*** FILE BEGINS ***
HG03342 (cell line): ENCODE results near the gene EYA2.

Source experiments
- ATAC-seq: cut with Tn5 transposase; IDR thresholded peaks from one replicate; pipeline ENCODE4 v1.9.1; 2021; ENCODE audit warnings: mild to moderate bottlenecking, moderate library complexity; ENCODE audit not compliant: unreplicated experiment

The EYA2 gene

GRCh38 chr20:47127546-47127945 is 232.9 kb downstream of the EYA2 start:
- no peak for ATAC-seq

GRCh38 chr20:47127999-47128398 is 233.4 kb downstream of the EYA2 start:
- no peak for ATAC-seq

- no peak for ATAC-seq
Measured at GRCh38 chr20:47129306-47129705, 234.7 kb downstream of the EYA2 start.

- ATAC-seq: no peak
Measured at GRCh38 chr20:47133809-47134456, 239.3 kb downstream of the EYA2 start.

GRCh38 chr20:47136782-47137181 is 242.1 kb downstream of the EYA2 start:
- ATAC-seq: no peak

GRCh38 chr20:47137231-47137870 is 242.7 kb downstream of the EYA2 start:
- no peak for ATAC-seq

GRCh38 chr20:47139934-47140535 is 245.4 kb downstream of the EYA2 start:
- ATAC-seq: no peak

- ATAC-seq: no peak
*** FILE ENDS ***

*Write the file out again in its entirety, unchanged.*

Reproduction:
HG03342 (cell line): ENCODE results near the gene EYA2.

Source experiments
- ATAC-seq: cut with Tn5 transposase; IDR thresholded peaks from one replicate; pipeline ENCODE4 v1.9.1; 2021; ENCODE audit warnings: mild to moderate bottlenecking, moderate library complexity; ENCODE audit not compliant: unreplicated experiment

The EYA2 gene

GRCh38 chr20:47127546-47127945 is 232.9 kb downstream of the EYA2 start:
- no peak for ATAC-seq

GRCh38 chr20:47127999-47128398 is 233.4 kb downstream of the EYA2 start:
- no peak for ATAC-seq

- no peak for ATAC-seq
Measured at GRCh38 chr20:47129306-47129705, 234.7 kb downstream of the EYA2 start.

- ATAC-seq: no peak
Measured at GRCh38 chr20:47133809-47134456, 239.3 kb downstream of the EYA2 start.

GRCh38 chr20:47136782-47137181 is 242.1 kb downstream of the EYA2 start:
- ATAC-seq: no peak

GRCh38 chr20:47137231-47137870 is 242.7 kb downstream of the EYA2 start:
- no peak for ATAC-seq

GRCh38 chr20:47139934-47140535 is 245.4 kb downstream of the EYA2 start:
- ATAC-seq: no peak

- ATAC-seq: no peak